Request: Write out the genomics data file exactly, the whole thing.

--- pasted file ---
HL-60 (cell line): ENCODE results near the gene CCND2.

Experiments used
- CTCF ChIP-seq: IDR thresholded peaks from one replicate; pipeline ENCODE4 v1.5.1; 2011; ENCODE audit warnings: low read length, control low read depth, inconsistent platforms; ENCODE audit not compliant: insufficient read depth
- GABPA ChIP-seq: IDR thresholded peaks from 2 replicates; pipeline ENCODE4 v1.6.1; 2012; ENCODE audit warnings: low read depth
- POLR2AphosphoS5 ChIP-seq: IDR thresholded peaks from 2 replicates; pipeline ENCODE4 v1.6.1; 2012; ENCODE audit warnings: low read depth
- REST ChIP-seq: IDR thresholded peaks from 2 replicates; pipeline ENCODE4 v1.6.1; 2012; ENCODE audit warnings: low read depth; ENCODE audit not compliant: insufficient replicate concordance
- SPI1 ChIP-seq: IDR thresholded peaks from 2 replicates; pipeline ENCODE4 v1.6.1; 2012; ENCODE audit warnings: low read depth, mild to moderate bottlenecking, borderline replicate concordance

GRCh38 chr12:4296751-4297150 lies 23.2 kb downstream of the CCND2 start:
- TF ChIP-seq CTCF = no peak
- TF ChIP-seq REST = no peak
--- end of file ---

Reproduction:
HL-60 (cell line): ENCODE results near the gene CCND2.

Experiments used
- CTCF ChIP-seq: IDR thresholded peaks from one replicate; pipeline ENCODE4 v1.5.1; 2011; ENCODE audit warnings: low read length, control low read depth, inconsistent platforms; ENCODE audit not compliant: insufficient read depth
- GABPA ChIP-seq: IDR thresholded peaks from 2 replicates; pipeline ENCODE4 v1.6.1; 2012; ENCODE audit warnings: low read depth
- POLR2AphosphoS5 ChIP-seq: IDR thresholded peaks from 2 replicates; pipeline ENCODE4 v1.6.1; 2012; ENCODE audit warnings: low read depth
- REST ChIP-seq: IDR thresholded peaks from 2 replicates; pipeline ENCODE4 v1.6.1; 2012; ENCODE audit warnings: low read depth; ENCODE audit not compliant: insufficient replicate concordance
- SPI1 ChIP-seq: IDR thresholded peaks from 2 replicates; pipeline ENCODE4 v1.6.1; 2012; ENCODE audit warnings: low read depth, mild to moderate bottlenecking, borderline replicate concordance

GRCh38 chr12:4296751-4297150 lies 23.2 kb downstream of the CCND2 start:
- TF ChIP-seq CTCF = no peak
- TF ChIP-seq REST = no peak